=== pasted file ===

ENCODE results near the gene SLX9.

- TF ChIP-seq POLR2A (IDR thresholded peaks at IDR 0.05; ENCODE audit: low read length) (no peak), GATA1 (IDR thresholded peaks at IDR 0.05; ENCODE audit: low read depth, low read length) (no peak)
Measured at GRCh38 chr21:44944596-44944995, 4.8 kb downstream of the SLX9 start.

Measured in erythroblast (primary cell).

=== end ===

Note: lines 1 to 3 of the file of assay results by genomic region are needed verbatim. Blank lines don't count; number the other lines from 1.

ENCODE results near the gene SLX9.

- TF ChIP-seq POLR2A (IDR thresholded peaks at IDR 0.05; ENCODE audit: low read length) (no peak), GATA1 (IDR thresholded peaks at IDR 0.05; ENCODE audit: low read depth, low read length) (no peak)
Measured at GRCh38 chr21:44944596-44944995, 4.8 kb downstream of the SLX9 start.